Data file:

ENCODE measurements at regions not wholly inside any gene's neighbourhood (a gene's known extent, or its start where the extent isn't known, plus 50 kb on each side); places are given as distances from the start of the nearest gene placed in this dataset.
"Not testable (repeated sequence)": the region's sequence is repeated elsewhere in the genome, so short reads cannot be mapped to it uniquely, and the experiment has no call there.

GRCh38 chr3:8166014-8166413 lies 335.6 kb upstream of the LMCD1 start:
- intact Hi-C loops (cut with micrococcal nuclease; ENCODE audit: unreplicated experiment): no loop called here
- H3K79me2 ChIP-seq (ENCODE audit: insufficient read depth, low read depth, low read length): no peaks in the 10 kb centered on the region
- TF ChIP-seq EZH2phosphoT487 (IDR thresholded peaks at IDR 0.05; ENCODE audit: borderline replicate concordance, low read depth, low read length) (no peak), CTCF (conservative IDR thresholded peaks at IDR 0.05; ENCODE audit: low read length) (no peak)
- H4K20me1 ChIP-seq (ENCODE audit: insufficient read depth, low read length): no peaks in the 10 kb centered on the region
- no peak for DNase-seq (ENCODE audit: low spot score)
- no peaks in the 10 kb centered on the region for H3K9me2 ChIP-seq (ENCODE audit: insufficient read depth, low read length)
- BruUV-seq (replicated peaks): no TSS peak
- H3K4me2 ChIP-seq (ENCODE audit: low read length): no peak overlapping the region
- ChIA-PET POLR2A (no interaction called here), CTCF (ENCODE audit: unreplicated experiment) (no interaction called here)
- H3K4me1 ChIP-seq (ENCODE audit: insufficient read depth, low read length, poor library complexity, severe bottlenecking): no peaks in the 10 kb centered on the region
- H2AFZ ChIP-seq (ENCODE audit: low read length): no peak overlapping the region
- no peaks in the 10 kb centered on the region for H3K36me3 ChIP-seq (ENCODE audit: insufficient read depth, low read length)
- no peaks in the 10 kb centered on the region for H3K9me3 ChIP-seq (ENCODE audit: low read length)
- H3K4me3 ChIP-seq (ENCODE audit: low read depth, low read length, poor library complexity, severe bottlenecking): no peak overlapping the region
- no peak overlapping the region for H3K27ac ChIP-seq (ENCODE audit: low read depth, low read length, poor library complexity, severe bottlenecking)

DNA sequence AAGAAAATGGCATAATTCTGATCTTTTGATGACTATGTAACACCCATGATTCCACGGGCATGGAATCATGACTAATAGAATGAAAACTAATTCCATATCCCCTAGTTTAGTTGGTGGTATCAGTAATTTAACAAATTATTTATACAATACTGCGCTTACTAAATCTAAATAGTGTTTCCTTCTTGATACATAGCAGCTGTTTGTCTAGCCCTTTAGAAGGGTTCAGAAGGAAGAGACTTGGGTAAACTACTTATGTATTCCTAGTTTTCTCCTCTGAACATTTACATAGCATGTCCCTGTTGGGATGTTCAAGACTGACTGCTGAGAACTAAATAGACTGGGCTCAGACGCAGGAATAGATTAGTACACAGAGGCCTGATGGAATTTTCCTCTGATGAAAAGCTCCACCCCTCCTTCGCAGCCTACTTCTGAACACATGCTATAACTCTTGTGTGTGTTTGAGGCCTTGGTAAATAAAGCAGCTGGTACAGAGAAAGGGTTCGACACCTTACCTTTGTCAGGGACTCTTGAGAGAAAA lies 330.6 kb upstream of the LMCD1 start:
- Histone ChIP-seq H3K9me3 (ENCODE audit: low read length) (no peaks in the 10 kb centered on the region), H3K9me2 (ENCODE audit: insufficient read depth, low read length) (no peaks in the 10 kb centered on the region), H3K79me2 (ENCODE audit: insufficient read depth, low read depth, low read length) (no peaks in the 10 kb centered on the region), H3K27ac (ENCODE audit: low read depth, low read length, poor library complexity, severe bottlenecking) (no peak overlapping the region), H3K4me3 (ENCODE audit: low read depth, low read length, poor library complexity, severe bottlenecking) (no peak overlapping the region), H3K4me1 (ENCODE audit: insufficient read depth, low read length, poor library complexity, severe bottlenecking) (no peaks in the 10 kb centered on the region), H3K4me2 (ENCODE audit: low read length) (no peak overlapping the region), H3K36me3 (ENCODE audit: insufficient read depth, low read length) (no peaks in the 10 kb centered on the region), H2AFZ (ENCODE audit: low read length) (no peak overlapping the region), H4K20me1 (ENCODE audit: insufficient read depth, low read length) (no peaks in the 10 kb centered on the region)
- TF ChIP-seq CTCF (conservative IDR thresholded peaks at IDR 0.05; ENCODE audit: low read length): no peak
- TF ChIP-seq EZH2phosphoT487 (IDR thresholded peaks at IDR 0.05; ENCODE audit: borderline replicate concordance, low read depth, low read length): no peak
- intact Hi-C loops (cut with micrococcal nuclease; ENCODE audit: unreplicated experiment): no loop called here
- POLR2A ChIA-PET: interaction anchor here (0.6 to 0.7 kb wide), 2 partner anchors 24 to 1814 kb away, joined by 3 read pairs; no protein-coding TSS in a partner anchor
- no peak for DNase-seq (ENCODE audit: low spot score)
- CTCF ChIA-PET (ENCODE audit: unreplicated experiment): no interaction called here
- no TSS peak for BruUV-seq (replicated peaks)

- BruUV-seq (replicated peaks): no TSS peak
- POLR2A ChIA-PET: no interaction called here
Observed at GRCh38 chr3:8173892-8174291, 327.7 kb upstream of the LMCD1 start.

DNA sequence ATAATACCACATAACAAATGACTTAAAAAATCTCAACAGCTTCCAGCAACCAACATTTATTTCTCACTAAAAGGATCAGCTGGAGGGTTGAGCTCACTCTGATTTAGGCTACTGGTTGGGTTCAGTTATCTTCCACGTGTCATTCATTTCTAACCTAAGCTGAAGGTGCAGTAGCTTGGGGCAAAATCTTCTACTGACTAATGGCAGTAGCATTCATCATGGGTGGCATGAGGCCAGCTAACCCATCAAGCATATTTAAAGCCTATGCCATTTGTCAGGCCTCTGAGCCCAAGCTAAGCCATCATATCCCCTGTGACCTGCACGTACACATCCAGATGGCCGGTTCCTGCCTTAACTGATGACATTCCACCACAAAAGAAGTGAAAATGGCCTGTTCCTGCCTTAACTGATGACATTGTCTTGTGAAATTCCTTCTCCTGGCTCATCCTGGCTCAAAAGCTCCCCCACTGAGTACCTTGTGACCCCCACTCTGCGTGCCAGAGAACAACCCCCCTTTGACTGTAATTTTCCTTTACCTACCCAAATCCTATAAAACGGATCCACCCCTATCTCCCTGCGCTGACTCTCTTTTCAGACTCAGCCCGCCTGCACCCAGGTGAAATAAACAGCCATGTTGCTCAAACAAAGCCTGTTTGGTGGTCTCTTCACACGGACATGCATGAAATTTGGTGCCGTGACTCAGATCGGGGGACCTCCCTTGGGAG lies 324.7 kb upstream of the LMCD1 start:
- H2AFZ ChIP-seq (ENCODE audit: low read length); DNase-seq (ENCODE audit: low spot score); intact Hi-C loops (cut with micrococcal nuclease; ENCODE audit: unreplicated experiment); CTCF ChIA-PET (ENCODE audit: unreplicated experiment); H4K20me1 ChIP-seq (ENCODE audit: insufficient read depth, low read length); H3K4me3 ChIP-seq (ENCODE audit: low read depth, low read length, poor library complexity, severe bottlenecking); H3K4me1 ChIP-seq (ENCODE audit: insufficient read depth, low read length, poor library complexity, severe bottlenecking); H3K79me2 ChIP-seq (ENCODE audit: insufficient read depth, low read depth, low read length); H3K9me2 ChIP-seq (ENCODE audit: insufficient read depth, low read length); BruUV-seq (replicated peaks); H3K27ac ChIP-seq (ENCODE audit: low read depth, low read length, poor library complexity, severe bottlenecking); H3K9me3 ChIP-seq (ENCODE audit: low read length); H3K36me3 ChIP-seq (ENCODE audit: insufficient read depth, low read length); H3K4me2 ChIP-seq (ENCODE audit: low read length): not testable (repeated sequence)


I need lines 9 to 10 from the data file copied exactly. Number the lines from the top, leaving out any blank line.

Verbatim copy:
- no peaks in the 10 kb centered on the region for H3K9me2 ChIP-seq (ENCODE audit: insufficient read depth, low read length)
- BruUV-seq (replicated peaks): no TSS peak